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Loner: Craftiness - Make a little twist on Victorian butterfly collections you can hang in your home

So I've just realised a little too late that some of the things I do in this post accidentally breaks the laws of several countries. Woopsy daisy. The day I get thrown in a Vietnamese prison for my first arts and crafts blog post is a bad one. A good day, however was the one on which I moved in with my boyfriend Will, a little over six months ago now. Partly, because I was moving in with my favourite boy under 57 (haven't forgotten you Dad) who isn't a cat (or you either Leo, my cat who totally can read hence why I put this in) and partly because I came armed with freshly made Beyonce artwork to hang on our wall. I am sure Will would agree that artwork really added to his move-in experience too, and even today as that lovely homemade Beyonce crafts hangs above the TV in his lounge it makes his day a better one...

A few weekends ago I finally completed the trio of my butterfly collection artwork, so I thought I'd take a few photos and show you how I, without many a craft bone in my body, produced something my boyfriend actually allows me to hang in the house (cos it is good enough) and people sometimes even compliment on.

For my butterfly projects I ended up using:

1. Printed off half photo/half maps of all the places in the world Will and I had been together (I'm adorable)

2. Travel money, and then when I realised that was illegal, google images of travel money, from all the countries I visited when I went off for a post uni travelling trip in 2010 and I found in my old money belt. Yeah that's right I went travelling with a nude money belt my Grandma bought me. Safety first.

3. Google images of Beyonce's album covers. I am sorry but that Bey has released 9 studio albums to date (including her Destiny's Child ones, not including 8 days of Christmas, though, that is a great modern RnB Christmas record) and that this DIY project fits 9 butterflies in one frame is just a sign that she should have been a subject of one.

So what will you need for this easy peasy lemon squeezy DIY project?

1. Sewing pins
2. Blue tac
3. Pritt stick
4. Scissors
5. A pencil
6. A "choc box" frame - you can get any one, and to be honest any size just means you can have more or less or bigger or smaller butterflies.  Just make sure it is a box frame so there is space between where the picture lies and the glass of the frame. My ones cost six quid and are from Cargo and measure 20 x 25 cm. They come in a variety of colours and you can buy them here
7. Depending on how arty you are - a piece of paper to draw a lovely butterfly on, or if you are less arty like me - a computer, printer and google to find a stencil of a butterfly
8. And again, depending on how arty you are, how willing you are to maybe go to prison in one of your previous holidaying spots, depending on what you want to make - you will again either need to rely on google, a computer and a printer or you could use some travel money, magazines, sweets wrappers, whatever you have lying around really...the possibilities are endless. Read the rest of this post and then have a think about what you would like to immortalise as a butterfly. Probably it will be Beyonce for you too, but I guess you might have other thoughts.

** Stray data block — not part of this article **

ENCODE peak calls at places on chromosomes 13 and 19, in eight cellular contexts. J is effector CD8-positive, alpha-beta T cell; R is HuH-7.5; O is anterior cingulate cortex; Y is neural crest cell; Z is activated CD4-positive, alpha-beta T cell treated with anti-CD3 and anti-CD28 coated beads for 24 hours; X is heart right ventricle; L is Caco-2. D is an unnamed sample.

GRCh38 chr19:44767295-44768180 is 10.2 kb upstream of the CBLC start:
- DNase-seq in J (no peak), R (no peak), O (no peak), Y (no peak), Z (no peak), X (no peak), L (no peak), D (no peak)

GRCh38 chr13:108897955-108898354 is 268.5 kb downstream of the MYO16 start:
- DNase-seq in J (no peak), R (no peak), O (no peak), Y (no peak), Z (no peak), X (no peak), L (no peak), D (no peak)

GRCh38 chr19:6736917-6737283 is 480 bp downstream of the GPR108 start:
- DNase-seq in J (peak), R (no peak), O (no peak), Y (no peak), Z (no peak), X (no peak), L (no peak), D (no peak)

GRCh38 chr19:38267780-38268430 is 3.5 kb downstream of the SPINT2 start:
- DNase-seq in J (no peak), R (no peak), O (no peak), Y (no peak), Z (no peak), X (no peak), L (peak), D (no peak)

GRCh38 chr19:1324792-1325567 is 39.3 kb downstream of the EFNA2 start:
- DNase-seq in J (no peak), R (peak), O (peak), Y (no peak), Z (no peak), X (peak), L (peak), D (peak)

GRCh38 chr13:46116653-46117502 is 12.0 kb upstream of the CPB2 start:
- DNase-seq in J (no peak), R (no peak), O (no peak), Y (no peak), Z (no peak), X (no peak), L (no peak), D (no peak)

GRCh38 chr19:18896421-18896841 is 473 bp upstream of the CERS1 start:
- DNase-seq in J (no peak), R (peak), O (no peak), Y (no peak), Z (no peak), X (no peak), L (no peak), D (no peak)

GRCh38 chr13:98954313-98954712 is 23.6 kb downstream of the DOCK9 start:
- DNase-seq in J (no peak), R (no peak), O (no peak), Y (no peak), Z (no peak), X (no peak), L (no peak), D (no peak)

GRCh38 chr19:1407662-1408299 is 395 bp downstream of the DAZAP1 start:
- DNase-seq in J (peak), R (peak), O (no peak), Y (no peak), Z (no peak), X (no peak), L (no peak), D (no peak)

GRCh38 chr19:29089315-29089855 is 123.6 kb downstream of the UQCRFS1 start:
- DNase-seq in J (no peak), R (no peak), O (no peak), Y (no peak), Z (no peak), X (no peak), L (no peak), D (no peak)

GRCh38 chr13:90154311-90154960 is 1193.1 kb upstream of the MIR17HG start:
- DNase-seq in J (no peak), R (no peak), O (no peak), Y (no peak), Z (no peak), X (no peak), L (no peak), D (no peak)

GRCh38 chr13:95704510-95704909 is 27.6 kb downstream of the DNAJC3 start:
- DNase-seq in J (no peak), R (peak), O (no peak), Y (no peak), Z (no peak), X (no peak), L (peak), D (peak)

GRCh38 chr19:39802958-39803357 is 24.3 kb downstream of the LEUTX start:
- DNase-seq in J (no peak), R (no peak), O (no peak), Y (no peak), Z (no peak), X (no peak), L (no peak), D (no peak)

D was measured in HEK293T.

9. A cup of tea or maybe even a glass of wine. Or a gin and tonic. This is thirsty work.
10. 60 minutes of spare time. Tops. (Ok maybe a little bit more depending on how many gin and tonics you are drinking as you work).

Step 1 - Get your butterfly template ready

If you are a better artist than me, then you could draw a butterfly yourself. But if you are more like me, or just lazy then google "butterfly template" I went with this design as I figured it was detailed enough that it would make my butterfly collections look fancier, but not so difficult that I would have trouble cutting out the butterflies later. My butterflies measured about 6 x 6cm (at the longest and widest points) so I printed off my template at this size but do not get your knickers in a twist about this. Depends how many butterflies you want in your frame (big ones will be easier to cut and less time consuming, but might not look as good, little ones will be very fiddly and it could be hard to show the detail in the cuttings), but even if you want them similar sizes to mine don't worry about getting the measurement exact, just use your eye to decipher how many could comfortably fit on the choco block frame.

Once you've printed out or drawn your butterfly, you want to cut it out so you've got a template for later.

Step 2 - Get your subject matter ready

As I said earlier, you could choose whatever you want as your subject matter - maybe don't be me and illegally cut up foreign currency, but there are plenty of things it is legal to cut up. I'm thinking about making my Mum one from red wine bottle labels. You could cut up an old map, a comic book, photographs, chocolate bars...the list is endless. You can also google image anything that you want, which is how I made 2 and a half of my butterfly collections. Depending on how many butterflies you are putting in your frame, depends on how many designs you need. Mine were all groups of 9 butterflies, so 9 designs for each.

If you are google imaging, or if you are using a magazine or something you've already got you need to think about the size of that compared to the butterfly. For Bey's album cover butterflies for instance, I made the album covers the only a little bigger in height and width as the max points of the butterfly, so you would be able to clearly see her face on each one.